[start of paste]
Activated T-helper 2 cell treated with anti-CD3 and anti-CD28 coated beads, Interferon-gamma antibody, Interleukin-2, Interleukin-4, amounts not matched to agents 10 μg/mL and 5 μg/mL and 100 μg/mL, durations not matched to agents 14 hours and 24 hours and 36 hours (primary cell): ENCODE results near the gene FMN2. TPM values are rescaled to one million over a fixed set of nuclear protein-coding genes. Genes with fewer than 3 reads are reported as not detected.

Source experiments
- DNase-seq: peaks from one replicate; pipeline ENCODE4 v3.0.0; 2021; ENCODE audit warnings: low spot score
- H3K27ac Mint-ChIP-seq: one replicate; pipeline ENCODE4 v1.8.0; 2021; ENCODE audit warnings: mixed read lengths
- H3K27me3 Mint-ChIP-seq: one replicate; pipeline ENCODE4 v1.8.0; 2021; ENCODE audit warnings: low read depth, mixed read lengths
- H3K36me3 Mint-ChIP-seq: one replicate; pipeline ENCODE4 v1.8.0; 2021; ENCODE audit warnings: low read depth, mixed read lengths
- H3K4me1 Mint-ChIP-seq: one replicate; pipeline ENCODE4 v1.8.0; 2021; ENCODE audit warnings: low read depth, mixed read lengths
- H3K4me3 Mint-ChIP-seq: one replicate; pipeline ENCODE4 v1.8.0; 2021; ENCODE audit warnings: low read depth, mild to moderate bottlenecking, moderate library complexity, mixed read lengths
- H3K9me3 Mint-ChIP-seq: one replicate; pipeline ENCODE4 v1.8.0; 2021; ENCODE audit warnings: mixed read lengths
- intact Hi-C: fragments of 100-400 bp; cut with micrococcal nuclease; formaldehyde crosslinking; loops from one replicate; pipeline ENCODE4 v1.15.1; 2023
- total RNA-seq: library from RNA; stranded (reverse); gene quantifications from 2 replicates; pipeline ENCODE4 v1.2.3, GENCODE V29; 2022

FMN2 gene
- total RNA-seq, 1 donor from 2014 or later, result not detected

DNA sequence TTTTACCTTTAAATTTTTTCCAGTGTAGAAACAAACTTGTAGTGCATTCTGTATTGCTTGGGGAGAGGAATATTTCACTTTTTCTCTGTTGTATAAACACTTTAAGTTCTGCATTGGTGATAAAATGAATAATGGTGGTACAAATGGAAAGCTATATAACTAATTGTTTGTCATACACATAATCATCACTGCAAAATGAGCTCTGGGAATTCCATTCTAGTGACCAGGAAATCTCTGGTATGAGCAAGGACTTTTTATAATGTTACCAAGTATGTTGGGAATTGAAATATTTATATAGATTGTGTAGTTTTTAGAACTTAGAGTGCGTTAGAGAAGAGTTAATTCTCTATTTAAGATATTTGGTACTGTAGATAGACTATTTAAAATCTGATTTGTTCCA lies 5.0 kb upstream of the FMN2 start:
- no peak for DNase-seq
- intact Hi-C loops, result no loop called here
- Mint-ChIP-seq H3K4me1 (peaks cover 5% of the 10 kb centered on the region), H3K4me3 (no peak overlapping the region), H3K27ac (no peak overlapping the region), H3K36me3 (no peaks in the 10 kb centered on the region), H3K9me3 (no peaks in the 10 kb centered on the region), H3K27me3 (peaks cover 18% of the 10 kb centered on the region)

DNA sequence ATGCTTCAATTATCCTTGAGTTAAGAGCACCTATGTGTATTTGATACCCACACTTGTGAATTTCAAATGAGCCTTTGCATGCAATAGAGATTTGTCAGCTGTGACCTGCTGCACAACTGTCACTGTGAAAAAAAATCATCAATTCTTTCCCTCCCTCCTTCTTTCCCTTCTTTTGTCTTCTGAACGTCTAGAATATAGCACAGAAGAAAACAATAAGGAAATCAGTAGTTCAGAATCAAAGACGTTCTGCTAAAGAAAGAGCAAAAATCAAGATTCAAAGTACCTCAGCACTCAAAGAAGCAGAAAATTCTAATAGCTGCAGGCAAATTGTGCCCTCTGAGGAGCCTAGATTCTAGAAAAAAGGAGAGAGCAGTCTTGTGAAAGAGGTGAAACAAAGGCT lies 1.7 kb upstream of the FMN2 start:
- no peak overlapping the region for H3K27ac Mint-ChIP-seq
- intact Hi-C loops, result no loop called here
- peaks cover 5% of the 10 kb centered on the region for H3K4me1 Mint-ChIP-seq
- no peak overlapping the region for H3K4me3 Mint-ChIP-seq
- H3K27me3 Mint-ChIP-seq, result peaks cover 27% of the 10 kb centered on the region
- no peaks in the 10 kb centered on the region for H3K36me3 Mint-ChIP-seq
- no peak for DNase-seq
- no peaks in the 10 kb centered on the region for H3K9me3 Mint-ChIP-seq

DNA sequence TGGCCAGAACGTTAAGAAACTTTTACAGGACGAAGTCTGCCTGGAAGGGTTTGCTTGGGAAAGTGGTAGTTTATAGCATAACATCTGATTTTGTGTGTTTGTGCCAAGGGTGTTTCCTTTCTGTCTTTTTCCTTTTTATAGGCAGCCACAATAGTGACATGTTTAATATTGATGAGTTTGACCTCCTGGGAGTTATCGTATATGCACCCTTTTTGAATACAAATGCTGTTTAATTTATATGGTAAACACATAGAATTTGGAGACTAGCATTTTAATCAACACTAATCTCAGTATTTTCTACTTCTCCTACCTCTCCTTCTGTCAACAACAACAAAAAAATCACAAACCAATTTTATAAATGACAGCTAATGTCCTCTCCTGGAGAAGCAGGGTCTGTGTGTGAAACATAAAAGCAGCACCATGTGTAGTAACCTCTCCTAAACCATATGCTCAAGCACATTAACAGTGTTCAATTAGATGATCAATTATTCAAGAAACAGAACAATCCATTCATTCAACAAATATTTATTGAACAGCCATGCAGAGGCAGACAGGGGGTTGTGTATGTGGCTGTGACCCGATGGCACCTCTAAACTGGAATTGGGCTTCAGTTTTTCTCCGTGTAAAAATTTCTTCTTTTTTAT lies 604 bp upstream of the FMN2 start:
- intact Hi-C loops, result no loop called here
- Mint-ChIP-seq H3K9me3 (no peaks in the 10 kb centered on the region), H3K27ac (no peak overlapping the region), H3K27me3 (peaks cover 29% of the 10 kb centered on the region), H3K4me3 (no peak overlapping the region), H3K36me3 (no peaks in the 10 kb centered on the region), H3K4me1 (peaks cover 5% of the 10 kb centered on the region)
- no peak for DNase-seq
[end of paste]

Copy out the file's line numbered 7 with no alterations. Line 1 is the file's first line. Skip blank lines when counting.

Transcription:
- H3K4me1 Mint-ChIP-seq: one replicate; pipeline ENCODE4 v1.8.0; 2021; ENCODE audit warnings: low read depth, mixed read lengths